Things are certainly changing with the spread of Coronavirus across the country. Every day seems to bring new announcements, closures, curfews, and quarantines. With so much inconsistency, I feel lucky to live and teach in Kansas, where there is, at least, a little sense of consistency in the governor’s decision to close schools.
Thursday, March 12, was the turning point in my life as it relates to the Covid-19 pandemic. Leading up to this day, I was concerned, I was watchful, but I wasn’t “affected.” It wasn’t until the cancelation of a school-sponsored trip that the Coronavirus became “real.” After that moment, student questions started flooding in. What is going to happen? Is it going to cancel school? Do kids my age get this? As a teacher, I wanted to make sure my students felt safe, and yet, I didn’t know how to answer their questions. With only one more day until spring break, my focus was to maintain a sense of normalcy. If I could keep an atmosphere of structure in my classroom, then I could help alleviate the persistent undercurrent of worry that seemed to hum throughout the school.
When classes dismissed for spring break, teachers brought home materials and supplies in preparation for a scenario in which schools were to close. From that point on, it seemed like we were all living hour-by-hour. Something new would break on the news each day. By Monday schools, were shut down until April 3. Then on Tuesday, just one day later, the governor decided to shutter schools for the rest of the year.
I was devastated. So many emotions passed through me at once. I questioned Gov. Kelly’s decision, was it too rash? As the days passed since the official decision to close schools, I’ve had the opportunity to see this in a new perspective. I think Kansas got it right. To date, we are the only state to officially close schools for the year. I’m sure more states will follow this model, but here is why this is the best decision for everyone.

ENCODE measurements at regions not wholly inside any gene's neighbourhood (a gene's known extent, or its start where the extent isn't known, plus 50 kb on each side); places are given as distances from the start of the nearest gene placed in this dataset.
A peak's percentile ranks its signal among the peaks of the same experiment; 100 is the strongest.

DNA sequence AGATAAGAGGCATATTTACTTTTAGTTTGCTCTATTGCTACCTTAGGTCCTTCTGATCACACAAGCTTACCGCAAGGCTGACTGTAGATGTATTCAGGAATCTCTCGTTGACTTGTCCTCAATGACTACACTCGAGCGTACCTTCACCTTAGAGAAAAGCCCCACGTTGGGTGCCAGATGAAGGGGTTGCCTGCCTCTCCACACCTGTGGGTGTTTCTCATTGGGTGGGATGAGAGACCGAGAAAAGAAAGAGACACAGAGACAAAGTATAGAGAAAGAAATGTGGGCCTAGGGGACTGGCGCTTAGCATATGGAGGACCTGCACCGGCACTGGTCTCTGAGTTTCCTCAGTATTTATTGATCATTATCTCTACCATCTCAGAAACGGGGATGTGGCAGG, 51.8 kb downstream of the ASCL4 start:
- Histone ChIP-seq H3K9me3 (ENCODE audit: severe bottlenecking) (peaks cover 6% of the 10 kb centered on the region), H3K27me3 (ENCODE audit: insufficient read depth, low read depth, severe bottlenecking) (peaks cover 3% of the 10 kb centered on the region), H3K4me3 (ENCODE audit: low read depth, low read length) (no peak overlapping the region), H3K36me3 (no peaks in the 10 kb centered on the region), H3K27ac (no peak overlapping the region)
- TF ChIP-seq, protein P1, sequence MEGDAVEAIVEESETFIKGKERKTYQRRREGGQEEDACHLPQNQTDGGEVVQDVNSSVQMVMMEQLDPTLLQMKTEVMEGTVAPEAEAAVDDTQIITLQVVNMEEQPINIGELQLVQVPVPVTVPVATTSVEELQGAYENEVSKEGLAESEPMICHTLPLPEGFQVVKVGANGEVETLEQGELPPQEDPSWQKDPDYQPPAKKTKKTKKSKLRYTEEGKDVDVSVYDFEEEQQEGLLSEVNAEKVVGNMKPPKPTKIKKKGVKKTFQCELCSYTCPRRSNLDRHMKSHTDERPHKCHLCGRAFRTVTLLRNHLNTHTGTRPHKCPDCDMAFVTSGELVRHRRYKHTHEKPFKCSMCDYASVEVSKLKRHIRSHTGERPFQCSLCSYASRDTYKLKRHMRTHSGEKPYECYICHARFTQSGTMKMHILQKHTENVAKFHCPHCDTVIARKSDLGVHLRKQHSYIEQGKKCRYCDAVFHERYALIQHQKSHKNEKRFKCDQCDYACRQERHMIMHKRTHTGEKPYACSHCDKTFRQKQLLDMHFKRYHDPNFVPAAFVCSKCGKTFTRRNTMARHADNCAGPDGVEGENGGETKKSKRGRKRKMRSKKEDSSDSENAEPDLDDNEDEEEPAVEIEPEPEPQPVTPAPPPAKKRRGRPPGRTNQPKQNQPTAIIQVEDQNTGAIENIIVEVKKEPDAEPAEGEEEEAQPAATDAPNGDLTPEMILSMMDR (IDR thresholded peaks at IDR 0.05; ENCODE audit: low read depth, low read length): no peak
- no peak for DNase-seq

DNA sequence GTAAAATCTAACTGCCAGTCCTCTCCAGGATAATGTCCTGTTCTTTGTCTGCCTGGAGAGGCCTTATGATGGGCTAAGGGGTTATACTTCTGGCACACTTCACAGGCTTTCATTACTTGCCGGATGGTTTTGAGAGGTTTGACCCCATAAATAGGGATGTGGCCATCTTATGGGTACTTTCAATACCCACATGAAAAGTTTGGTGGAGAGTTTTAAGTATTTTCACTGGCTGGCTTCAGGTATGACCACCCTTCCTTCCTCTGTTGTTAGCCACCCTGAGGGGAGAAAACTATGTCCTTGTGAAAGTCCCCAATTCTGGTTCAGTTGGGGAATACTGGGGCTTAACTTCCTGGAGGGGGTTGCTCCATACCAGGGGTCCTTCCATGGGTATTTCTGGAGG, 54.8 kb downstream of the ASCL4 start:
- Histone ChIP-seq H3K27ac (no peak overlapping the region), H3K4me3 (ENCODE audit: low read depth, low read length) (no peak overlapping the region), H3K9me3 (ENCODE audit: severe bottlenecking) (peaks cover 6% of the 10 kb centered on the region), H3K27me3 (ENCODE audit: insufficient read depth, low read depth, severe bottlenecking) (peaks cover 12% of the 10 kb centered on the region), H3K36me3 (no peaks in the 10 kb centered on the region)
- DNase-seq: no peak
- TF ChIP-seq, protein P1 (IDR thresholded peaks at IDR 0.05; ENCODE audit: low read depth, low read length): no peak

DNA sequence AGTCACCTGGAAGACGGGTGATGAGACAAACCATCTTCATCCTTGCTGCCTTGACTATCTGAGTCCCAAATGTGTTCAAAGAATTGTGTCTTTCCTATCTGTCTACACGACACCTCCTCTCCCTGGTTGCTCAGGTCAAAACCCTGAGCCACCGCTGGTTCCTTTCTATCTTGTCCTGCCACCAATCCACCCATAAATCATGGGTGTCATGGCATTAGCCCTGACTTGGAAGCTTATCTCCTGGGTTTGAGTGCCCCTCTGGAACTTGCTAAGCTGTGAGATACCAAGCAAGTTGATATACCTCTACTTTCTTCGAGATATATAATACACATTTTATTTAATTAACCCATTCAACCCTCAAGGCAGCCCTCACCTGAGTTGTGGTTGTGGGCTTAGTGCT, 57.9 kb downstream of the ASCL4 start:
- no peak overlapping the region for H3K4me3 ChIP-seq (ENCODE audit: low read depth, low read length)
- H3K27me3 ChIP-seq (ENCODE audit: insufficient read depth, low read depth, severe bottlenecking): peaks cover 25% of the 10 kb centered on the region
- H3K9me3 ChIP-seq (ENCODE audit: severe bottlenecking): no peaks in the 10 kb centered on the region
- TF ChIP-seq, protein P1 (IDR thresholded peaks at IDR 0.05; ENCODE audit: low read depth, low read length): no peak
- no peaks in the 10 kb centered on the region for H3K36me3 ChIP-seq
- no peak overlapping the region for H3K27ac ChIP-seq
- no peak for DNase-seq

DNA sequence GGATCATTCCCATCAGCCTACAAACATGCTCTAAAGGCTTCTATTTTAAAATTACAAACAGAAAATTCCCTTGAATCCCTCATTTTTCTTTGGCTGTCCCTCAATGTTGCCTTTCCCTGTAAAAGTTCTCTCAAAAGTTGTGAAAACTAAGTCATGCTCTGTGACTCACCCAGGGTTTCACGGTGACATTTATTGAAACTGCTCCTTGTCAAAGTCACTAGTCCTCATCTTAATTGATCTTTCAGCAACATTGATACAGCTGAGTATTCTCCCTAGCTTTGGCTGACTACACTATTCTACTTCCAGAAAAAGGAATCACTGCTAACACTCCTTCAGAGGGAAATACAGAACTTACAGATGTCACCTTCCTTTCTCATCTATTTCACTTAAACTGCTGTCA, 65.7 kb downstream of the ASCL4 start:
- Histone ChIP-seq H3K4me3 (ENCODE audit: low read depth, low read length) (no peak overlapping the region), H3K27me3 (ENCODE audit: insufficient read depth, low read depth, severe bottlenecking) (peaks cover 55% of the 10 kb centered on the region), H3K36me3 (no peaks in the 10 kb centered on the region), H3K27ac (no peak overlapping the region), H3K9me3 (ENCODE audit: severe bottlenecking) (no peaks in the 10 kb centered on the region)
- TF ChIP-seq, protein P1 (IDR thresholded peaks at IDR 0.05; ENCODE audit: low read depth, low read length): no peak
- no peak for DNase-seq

- By officially shuttering schools, districts can function with a sense of direction. They aren’t stuck in a pattern of uncertainty, always wondering if they will need to plan for more online lessons or if they will be returning to the classroom at some undetermined date. Due to this, they can focus on a plan for student learning. They can provide their teachers, students, and staff direction and a sense of consistency.
- The state was able to create a task force that would evaluate the goals of continuous learning online and provide guidance to districts. This process takes time. Choosing to make the decision definitive allows everyone to move forward. Kansas moved quickly and created its Continuous Learning Guidelines through an assemblage of teachers, leaders, and administrators from across the state. I anticipate other states to use these recommendations and guidelines as a model. The focus is on essentials. What do we want kids to do, and what is reasonable for ensuring they don’t fall behind come fall?
- Families can make appropriate plans for the rest of the year. It is difficult to find childcare, especially if you are in a job that is considered “essential.” Officially, closing schools allowed families to make permanent arrangments. This scenario is much better than the alternative of being stuck in a pattern of unknown. Repeatedly having to find childcare every two weeks as states and districts “re-evaluate” the situation is overwhelming.
- It stops the spread of the virus. It should go without saying, but there are a lot of people out there who are under the impression that kids are immune to getting Covid-19. At the time Gov. Laura Kelly closed schools, the CDC advised all gathering be kept to under 50 people. Many argued that school classrooms were 30 students or smaller (a controversial statement that many would dispute…but this isn’t a discussion on class sizes). Therefore, schools would meet the CDC guidelines. But schools, mainly middle and high schools, have large lunch rooms and congested passing periods. Keeping schools open would potentially allow the virus to spread among a young population, and any teachers, students, or state who are considered “High Risk” to Covid19 would be vulnerable.
On Tuesday, March 24, the Kansas City metro area will a Shelter-in-Place order that will last for 30 days. I am still on my Spring Break, but I’m confident in my district’s response. They have been working hard to prepare for the rest of the school year. Communication with faculty, staff, and students have been clear and factual. I am relieved that I don’t have to worry about an ever-changing schedule.
Similar to other regions of the country, we are experiencing rapid changes, and I, for one, am certainly grateful that I feel a sense of direction in a world of constant uncertainty.